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    This is incorrect. Solving the problem correctly (my way), the initial velocity of the bullet is found to be 489 m/s. That gives an initial KE of 0.5*0.007*(489^2) = 837 J

    The final KE = mgh (using GPE of block to simplify) + KE of bullet = 1.5*9.8*0.093 + 0.5*0.007*(200^2) = 141 J

    A whopping (837 - 141) = 696 J, or 83 % of the initial energy has been lost to heat and sound !

    Obviously, Da Force's approach is wrong.

    Why should it ?
     
  10. Mar 17, 2006 #9

    Curious3141

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    Why not ? There are some obvious tacit assumptions like neglecting air resistance, but why must you think that the absence of heat and sound on impact is a necessary one ?
     
  11. Mar 18, 2006 #10
    Ok, this thread is in need of some clarity for everyone, myself included. First and foremost, I will do something that is a no no and post a solution, because I feel that it is VERY IMPORTANT to prove a point here.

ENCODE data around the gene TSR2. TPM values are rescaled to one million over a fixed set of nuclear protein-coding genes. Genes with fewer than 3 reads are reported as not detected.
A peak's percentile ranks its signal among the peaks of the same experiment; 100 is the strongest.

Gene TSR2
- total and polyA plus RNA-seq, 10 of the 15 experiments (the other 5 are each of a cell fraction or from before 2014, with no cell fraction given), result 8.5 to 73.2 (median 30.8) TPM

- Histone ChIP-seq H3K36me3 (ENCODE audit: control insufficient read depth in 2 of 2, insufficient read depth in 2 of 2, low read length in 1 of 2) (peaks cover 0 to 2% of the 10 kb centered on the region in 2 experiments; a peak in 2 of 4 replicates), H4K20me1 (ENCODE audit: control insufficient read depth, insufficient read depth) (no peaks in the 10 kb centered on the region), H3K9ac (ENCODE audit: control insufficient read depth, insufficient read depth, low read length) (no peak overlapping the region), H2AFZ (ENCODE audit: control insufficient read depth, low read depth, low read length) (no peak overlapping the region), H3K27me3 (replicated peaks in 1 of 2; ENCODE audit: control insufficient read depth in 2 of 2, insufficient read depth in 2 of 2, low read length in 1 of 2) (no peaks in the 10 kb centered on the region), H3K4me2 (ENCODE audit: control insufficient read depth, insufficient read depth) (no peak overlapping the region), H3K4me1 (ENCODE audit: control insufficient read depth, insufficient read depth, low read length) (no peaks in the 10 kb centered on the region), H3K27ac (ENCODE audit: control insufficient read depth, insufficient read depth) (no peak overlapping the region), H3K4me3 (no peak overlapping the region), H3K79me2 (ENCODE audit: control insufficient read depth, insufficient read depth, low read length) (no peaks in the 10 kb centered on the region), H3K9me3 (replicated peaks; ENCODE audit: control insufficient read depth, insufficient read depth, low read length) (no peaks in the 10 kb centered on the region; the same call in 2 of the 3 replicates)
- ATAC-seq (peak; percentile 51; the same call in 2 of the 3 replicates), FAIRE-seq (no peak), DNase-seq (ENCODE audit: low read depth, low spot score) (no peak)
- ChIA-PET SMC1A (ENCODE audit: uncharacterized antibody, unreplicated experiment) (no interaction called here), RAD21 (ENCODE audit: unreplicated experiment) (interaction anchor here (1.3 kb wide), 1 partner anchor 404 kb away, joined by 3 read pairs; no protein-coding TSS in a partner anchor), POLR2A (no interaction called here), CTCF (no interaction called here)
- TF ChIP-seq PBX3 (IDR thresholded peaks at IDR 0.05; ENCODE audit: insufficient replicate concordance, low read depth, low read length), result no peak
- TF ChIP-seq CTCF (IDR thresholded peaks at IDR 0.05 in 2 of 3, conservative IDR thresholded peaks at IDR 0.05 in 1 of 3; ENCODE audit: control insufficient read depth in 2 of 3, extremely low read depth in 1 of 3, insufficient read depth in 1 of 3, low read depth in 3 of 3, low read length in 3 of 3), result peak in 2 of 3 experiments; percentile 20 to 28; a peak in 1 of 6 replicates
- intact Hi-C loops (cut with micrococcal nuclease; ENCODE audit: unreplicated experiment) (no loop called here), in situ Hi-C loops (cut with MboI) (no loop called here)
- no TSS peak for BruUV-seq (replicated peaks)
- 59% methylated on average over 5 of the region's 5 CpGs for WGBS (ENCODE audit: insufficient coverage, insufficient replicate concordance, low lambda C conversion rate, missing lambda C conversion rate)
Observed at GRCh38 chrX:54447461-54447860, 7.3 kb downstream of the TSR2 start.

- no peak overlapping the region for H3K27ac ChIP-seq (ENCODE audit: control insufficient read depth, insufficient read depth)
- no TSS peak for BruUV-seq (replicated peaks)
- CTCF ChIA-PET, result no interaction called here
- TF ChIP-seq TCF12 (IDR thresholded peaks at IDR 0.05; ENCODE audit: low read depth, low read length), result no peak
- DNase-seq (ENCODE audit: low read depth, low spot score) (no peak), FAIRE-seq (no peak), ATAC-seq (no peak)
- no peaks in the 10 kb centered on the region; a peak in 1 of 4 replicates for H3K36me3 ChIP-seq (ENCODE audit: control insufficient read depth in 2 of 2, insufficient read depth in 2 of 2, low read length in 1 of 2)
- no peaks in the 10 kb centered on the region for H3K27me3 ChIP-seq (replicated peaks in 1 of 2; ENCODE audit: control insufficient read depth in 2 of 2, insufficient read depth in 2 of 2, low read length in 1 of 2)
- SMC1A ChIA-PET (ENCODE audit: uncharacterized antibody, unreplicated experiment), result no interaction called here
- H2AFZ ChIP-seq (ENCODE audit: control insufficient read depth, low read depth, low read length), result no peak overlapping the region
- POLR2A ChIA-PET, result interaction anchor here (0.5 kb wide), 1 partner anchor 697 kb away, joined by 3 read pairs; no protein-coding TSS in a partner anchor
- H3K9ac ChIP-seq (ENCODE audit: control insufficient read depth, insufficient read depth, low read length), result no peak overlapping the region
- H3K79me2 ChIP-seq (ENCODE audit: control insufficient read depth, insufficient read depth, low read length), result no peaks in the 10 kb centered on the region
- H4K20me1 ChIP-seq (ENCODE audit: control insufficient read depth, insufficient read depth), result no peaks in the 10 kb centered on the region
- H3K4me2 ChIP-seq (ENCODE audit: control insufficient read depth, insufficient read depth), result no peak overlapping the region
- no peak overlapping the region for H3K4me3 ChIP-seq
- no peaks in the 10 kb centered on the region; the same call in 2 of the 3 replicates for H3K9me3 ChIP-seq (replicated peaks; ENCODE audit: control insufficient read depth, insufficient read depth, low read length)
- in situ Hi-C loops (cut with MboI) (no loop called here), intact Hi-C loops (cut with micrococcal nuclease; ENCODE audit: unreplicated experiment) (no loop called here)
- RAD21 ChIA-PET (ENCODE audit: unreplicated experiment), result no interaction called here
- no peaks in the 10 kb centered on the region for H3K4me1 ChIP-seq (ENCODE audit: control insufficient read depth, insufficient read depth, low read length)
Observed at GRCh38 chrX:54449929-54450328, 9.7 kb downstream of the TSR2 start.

To Da-Force, you have to be VERY careful when it comes to collisions. Your energy equation has one error in it:

    [tex]KE_{bullet} = KE_{bullet} + KE_{block} + GPE_{block}[/tex]

    You have double counted the energy of the block in the RHS of your equation. You included its energy as both kinetic and gravitational, you have 'double counted' the energy.

    Let me solve this problem to clarify the energy losses were talking about here: